27 September 2021
Targeting adolescent neurocognitive processes in depression to promote intervention response
Florin Tibu from the Department of Health and Human Development at the Stefan cel Mare University of Suceava recently gave us an insight into how CANTAB has impacted his research into targeting adolescent neurocognitive processes in depression to promote intervention response.
Can you tell us a bit about yourself?
I am a Developmental Psychologist and my current position is Associate Professor in the Department of Health and Human Development at the Stefan cel Mare University of Suceava, Romania. My main research interest is studying the risk and protective cognitive, neurophysiological and social factors that are key to understanding how young children and adolescents develop (or avoid developing) abnormal behaviour. I first became interested in how children are affected by psychopathology in 2003 when I started work as a Research Assistant in the Bucharest Early Intervention Project (BEIP), the first randomised controlled trial (RCT) on the effects of institutionalisation on children’s development and mental health. In 2010, I completed a Ph.D. at the University of Manchester, supervised by Professors Jonathan Hill and Andrea Pickles. My PhD research studied how the very young can develop neurocognitive and physiological vulnerabilities following exposure to prenatal stress. Upon return to Romania, I re-joined the BEIP, this time as a Research Fellow, with the aim of gaining a deeper understanding of how institutional care can impact children’s executive functioning (EF), autonomic functioning, and their levels of internalizing and externalizing psychopathology while receiving supervision from Professors Charles Nelson, Nathan Fox, and Charles Zeanah.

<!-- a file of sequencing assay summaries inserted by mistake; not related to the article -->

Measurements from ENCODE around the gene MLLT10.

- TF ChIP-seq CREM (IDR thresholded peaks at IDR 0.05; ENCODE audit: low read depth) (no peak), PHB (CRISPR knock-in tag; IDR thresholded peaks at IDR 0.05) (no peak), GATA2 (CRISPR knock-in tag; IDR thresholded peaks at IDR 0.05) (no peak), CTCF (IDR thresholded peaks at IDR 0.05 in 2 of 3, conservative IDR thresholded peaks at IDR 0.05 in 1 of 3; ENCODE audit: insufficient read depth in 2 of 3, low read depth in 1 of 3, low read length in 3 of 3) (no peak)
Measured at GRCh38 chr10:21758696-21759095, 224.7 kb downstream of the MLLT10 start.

How did you come to develop an interest in cognitive assessments?
In my work with vulnerable populations of children, I learned that cognitive deficits (e.g., low IQ) can become key factors in transitioning to mental health problems during exposure to acute or chronic stress, while high levels of cognitive functioning can offer resilience to those who have lived in adverse environments. Often, these processes become evident very early in life, e.g., the first few months, and studying them from a developmental perspective offers unique benefits since some of our cognitive skills, particularly EFs, continue to develop until late adolescence. One of the key findings in my work with institutionalised and foster care children has been that early deprivation is associated with low IQ and deficits in multiple EF areas (i.e., working memory, planning, response inhibition) that often do not remediate after children are removed from institutions and placed in high-quality family environments. Additionally, certain EFs, like working memory and inhibition, play causal roles in the link between early institutional care and deprivation-specific ADHD during late childhood and adolescence (Tibu et al., 2016a; Tibu et al., 2016b). These findings imply that EF training can potentially decrease levels of ADHD in institutionalised adolescents, which may help clinicians develop new interventions for neglected children that involve cognitive components.
Which cognitive assessments have you used?